20. After discussing in detail certain judgments of this Court, the learned Single Judge held that the agreement and the arbitration clause cannot be enforced against persons who are non-signatories, even though such non-signatories may participate in the arbitration, as no acquiescence or estoppel can apply to issues relatable to jurisdiction. So holding, the learned Single Judge applied Sections 48(1)(c) to (e) to hold that as GBT and Arun Dev Upadhyaya were not parties to the arbitration agreement, the award would not be enforceable against them. However, turning down a "public policy plea" by DMC, the learned Single Judge held that the Award would be enforceable against DMC as it was a party to the agreement.
21. A side skirmish took place as to whether an appeal could be filed from the learned Single Judge's judgment, and arguments were raised based on the application of Section 3 of the Maharashtra High Court (Hearing of Writ Petitions by Division Bench and Abolition of Letters Patent) Act, 1986, to arrive at the conclusion that an appeal against the learned Single Judge's order would be maintainable (See judgment dated 23rd June, 2016 of the Bombay HC in Arb Appeal No. 3/2015). Vide judgment dated 30th September, 2016 in Civil Appeal No. 8475-76/2016, this Court, after hearing the parties, then ordered that such appeal would be maintainable but only under Section 50 of the Arbitration Act, 1996.
22. The Division Bench of the High Court, after stating the facts and after observing that the foreign award in this case had not been challenged in the USA, then held that the award could only be challenged under Section 48 if the Delaware law has not been followed on the alter ego principle. Being satisfied that the Arbitrator had properly applied the Delaware law on the facts of this case, the Court held that none of the grounds contained in Section 48 would apply so as to resist enforcement of the foreign award in this case.
The Division Bench then held that Section 48 required that the grounds that are pressed to resist enforcement must be "proved". The Division Bench held that "proof" is of a higher order than mere evidence being adduced and then held that the appellants have miserably failed to "prove" that any of the grounds contained in Section 48 were attracted. As a result, the Division Bench allowed the appeal and set aside the judgment of the Single Judge by the impugned judgment dated 4th January, 2017. A review petition was subsequently dismissed on 24th February, 2017.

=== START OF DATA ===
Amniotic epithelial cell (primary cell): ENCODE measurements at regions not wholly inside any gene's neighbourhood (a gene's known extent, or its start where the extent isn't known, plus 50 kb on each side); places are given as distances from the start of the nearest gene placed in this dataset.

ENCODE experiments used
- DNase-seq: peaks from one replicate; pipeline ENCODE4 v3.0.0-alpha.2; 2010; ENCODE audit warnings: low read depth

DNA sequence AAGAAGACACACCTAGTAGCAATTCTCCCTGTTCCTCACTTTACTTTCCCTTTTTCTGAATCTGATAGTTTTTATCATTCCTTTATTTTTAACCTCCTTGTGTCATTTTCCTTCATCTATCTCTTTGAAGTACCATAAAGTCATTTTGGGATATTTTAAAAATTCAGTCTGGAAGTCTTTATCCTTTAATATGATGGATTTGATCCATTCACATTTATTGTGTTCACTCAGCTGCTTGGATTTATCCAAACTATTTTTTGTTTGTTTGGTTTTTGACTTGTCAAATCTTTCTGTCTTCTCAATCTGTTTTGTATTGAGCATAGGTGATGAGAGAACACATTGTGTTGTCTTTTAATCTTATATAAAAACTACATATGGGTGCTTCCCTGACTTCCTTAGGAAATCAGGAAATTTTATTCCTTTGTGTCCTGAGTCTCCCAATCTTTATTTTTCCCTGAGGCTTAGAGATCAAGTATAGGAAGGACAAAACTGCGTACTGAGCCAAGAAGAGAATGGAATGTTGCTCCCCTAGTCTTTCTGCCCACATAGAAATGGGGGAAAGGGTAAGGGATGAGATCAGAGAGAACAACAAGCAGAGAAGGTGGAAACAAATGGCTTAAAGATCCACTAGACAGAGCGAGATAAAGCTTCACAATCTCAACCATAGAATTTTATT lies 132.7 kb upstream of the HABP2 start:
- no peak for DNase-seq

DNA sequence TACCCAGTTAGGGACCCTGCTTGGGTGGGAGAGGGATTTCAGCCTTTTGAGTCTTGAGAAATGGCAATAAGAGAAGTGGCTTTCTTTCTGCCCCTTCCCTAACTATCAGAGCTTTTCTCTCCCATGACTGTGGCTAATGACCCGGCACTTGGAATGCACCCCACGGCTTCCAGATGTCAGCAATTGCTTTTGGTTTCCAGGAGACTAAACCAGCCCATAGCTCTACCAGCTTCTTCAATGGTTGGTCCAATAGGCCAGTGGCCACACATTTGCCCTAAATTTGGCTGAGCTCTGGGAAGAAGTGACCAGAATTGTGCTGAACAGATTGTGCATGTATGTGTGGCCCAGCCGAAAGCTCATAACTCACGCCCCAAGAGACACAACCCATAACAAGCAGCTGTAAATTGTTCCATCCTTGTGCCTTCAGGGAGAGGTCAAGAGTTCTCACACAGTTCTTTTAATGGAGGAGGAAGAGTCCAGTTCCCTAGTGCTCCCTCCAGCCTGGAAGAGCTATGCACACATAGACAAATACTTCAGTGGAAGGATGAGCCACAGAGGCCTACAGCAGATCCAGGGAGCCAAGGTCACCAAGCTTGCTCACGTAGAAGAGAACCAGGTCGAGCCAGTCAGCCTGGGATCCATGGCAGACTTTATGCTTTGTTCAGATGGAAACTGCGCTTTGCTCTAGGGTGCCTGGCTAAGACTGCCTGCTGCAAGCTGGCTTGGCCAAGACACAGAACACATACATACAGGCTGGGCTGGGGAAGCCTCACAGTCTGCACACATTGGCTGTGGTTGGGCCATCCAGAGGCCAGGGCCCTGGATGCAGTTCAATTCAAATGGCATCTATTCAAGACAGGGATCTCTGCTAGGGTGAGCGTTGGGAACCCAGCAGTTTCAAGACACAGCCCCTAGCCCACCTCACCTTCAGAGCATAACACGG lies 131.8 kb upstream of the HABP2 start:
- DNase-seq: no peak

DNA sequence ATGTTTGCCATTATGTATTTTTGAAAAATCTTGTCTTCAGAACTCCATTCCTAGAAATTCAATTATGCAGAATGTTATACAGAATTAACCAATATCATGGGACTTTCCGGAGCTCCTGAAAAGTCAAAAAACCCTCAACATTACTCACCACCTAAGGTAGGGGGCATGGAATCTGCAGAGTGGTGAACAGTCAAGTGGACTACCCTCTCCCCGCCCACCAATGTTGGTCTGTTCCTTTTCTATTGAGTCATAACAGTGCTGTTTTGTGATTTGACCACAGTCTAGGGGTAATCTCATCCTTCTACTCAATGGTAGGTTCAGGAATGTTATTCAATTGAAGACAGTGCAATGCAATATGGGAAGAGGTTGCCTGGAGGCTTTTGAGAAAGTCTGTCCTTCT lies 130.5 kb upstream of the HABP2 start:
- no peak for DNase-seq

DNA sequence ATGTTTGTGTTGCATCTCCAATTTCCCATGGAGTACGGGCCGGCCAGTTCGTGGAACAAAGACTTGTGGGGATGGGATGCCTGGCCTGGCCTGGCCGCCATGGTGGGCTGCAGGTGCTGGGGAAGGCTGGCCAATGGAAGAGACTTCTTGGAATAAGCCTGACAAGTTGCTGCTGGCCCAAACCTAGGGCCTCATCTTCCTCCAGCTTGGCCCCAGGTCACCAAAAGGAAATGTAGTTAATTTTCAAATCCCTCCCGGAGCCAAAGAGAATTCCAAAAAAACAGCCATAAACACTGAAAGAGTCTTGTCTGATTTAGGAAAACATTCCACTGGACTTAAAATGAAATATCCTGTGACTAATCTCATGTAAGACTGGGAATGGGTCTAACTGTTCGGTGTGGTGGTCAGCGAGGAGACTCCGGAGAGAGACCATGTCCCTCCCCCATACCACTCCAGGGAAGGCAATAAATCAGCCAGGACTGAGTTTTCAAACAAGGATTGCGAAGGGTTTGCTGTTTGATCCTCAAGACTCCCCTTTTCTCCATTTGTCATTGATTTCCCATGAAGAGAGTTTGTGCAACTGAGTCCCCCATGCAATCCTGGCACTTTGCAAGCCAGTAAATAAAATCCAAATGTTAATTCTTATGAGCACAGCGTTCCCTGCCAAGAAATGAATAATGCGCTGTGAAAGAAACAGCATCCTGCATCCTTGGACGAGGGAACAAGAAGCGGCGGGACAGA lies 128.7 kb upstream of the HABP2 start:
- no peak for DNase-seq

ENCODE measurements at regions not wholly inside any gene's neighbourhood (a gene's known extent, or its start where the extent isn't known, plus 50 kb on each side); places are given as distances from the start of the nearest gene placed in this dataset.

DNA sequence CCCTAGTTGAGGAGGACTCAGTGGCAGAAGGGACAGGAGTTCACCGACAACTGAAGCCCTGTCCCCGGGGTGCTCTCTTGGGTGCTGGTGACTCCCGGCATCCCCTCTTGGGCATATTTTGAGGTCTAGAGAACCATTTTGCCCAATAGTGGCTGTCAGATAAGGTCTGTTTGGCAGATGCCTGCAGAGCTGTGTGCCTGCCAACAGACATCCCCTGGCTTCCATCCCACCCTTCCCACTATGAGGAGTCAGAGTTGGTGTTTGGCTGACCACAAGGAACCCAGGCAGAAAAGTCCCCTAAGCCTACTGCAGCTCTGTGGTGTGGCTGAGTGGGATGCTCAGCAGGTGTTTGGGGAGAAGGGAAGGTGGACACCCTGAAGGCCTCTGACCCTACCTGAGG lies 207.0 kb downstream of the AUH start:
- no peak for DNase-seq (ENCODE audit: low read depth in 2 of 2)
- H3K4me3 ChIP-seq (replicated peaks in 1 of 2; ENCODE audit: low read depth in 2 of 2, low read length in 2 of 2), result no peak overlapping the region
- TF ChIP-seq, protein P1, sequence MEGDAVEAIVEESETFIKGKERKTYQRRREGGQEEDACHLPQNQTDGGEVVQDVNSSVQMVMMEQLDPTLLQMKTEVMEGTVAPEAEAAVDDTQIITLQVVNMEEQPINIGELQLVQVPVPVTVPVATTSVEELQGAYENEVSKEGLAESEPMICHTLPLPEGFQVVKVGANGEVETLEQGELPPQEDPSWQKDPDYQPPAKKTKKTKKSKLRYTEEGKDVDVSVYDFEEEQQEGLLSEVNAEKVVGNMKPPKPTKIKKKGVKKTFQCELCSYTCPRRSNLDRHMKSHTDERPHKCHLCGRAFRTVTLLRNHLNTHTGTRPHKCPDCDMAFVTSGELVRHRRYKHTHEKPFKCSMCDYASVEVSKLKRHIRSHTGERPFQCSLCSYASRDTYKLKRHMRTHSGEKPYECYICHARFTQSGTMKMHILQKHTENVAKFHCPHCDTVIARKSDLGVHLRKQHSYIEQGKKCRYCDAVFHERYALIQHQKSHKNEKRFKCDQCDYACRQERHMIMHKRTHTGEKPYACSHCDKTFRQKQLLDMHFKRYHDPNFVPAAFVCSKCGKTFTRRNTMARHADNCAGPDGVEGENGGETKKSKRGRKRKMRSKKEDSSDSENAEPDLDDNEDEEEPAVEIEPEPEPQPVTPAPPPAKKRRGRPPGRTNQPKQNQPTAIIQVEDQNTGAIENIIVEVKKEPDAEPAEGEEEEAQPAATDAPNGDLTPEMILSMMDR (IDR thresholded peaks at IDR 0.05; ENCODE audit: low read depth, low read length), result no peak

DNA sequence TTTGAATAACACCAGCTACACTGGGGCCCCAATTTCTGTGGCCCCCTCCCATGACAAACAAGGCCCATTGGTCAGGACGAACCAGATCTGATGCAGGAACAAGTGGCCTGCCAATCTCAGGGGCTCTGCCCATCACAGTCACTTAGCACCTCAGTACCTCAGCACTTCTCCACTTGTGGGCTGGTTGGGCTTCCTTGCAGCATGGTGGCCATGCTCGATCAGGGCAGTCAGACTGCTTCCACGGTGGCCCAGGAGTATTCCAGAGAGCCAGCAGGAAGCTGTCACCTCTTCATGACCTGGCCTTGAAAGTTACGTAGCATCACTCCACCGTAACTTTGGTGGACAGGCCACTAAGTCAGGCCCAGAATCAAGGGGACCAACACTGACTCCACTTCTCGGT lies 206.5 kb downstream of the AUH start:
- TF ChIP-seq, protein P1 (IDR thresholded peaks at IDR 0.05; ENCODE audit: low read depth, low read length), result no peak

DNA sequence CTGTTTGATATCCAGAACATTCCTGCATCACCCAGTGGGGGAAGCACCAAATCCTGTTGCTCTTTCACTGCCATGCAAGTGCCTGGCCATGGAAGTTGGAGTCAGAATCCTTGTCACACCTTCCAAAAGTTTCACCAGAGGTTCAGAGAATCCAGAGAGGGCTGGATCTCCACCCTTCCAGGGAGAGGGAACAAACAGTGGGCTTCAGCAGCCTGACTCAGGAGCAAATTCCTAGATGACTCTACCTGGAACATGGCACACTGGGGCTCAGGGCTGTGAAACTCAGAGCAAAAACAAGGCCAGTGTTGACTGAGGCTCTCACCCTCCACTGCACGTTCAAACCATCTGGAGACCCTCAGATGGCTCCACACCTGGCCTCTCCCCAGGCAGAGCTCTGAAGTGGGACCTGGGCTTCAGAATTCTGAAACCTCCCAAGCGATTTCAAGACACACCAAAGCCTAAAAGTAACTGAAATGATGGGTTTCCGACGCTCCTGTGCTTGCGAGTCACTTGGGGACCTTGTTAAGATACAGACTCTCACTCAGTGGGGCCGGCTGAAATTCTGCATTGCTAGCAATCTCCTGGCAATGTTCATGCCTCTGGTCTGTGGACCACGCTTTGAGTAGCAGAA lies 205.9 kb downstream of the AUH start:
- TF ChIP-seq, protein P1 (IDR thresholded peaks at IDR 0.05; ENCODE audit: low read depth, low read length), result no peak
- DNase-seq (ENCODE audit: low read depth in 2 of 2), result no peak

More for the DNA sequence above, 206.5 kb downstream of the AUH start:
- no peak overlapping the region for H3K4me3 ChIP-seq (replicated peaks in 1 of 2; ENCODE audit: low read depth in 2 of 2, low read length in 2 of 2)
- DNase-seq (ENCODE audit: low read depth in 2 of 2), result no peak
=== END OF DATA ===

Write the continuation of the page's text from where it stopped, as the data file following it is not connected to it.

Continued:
23. When the matter came to this Court, in DMC's Special Leave Petition (SLP (Civil) No. 20802/2016), special leave was granted by an order dated 11th January, 2017, subject to DMC depositing a sum equivalent to 2.5 million US Dollars within three months. If this was not done, leave would automatically stand revoked. DMC defaulted in depositing the aforesaid amount, as a result of which leave stood revoked, which is reflected in our order dated 21th August, 2017. As a result, the foreign Award against DMC is now final and binding.
24. Shri K.V. Vishwanathan, learned Senior Advocate appearing on behalf of GBT, read Sections 44 and 47 of the Arbitration Act, 1996, and then argued that under Section 47(1)(c), the burden of proving that a foreign award may be enforced under Part II is on the person in whose favour that award is made, and that such burden in the case of a non-signatory to an arbitration agreement can only be discharged by adducing evidence which would independently establish that such non-signatory can be covered by the foreign award in question. This not being done in the facts of this case, the threshold burden of proof requirement is not met, as a result of which the enforcement petition ought to have been thrown out on this ground alone.
The learned Senior Advocate then drew our attention to Section 48 and in particular sub-section (1) sub-clause (a). According to him, a non-signatory to an arbitration agreement would be directly covered by sub-clause (a) as well as sub-clause (c), and if the Award were to be read, it would be clear that the reasons given are extremely sketchy and based on ipse dixit and not on facts, rendering the Award liable to be set aside on these two grounds.
He also added that though Section 48(1)(b) refers to a natural justice ground, the giving of reasons being part of natural justice ought to be included in this ground, and as no proper reasons have been given by the learned Arbitrator, the Award should be set aside on this ground as well. He then argued that the Award is in any case perverse, and that the two clients of DMC that were shifted to GBT was vital evidence in the case, and the non-examination of these two clients would also vitiate the Award. He cited a number of judgments to buttress these submissions.
25. Shri Vishwanathan also argued that damages were awarded without actual loss having been proved before the learned Arbitrator contrary to the judgment of the Delhi High Court in Agritrade International (P) Ltd. v. National Agricultural Coop. Mktg. Federation of India Ltd., 2012 SCC OnLine Del 896, as a result of which the Award stood vitiated on this ground also.